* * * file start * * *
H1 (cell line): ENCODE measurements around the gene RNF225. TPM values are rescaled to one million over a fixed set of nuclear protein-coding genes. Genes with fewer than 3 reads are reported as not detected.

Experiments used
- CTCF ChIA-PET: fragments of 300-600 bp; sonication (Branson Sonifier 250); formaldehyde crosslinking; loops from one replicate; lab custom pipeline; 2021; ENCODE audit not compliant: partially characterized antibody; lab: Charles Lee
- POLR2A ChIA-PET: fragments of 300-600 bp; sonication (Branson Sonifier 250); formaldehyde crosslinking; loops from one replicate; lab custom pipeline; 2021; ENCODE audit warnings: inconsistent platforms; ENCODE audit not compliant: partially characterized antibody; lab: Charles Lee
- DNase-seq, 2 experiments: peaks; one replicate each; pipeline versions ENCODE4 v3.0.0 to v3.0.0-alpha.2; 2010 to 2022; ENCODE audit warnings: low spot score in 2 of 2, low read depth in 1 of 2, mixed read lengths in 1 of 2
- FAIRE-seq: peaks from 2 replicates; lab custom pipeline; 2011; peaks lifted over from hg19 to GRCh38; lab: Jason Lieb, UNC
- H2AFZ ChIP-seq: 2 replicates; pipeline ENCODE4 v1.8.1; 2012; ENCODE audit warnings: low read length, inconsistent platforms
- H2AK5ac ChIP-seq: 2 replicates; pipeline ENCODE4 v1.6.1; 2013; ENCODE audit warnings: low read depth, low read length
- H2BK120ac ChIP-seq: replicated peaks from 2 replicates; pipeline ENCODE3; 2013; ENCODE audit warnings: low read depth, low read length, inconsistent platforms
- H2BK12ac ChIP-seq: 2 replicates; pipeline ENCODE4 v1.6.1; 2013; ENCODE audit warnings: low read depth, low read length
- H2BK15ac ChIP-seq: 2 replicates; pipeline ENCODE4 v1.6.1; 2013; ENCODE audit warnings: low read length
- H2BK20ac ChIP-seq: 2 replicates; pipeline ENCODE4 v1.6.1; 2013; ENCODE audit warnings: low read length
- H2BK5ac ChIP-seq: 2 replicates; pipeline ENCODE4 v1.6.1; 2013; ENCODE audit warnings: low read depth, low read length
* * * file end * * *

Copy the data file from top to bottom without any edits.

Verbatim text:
H1 (cell line): ENCODE measurements around the gene RNF225. TPM values are rescaled to one million over a fixed set of nuclear protein-coding genes. Genes with fewer than 3 reads are reported as not detected.

Experiments used
- CTCF ChIA-PET: fragments of 300-600 bp; sonication (Branson Sonifier 250); formaldehyde crosslinking; loops from one replicate; lab custom pipeline; 2021; ENCODE audit not compliant: partially characterized antibody; lab: Charles Lee
- POLR2A ChIA-PET: fragments of 300-600 bp; sonication (Branson Sonifier 250); formaldehyde crosslinking; loops from one replicate; lab custom pipeline; 2021; ENCODE audit warnings: inconsistent platforms; ENCODE audit not compliant: partially characterized antibody; lab: Charles Lee
- DNase-seq, 2 experiments: peaks; one replicate each; pipeline versions ENCODE4 v3.0.0 to v3.0.0-alpha.2; 2010 to 2022; ENCODE audit warnings: low spot score in 2 of 2, low read depth in 1 of 2, mixed read lengths in 1 of 2
- FAIRE-seq: peaks from 2 replicates; lab custom pipeline; 2011; peaks lifted over from hg19 to GRCh38; lab: Jason Lieb, UNC
- H2AFZ ChIP-seq: 2 replicates; pipeline ENCODE4 v1.8.1; 2012; ENCODE audit warnings: low read length, inconsistent platforms
- H2AK5ac ChIP-seq: 2 replicates; pipeline ENCODE4 v1.6.1; 2013; ENCODE audit warnings: low read depth, low read length
- H2BK120ac ChIP-seq: replicated peaks from 2 replicates; pipeline ENCODE3; 2013; ENCODE audit warnings: low read depth, low read length, inconsistent platforms
- H2BK12ac ChIP-seq: 2 replicates; pipeline ENCODE4 v1.6.1; 2013; ENCODE audit warnings: low read depth, low read length
- H2BK15ac ChIP-seq: 2 replicates; pipeline ENCODE4 v1.6.1; 2013; ENCODE audit warnings: low read length
- H2BK20ac ChIP-seq: 2 replicates; pipeline ENCODE4 v1.6.1; 2013; ENCODE audit warnings: low read length
- H2BK5ac ChIP-seq: 2 replicates; pipeline ENCODE4 v1.6.1; 2013; ENCODE audit warnings: low read depth, low read length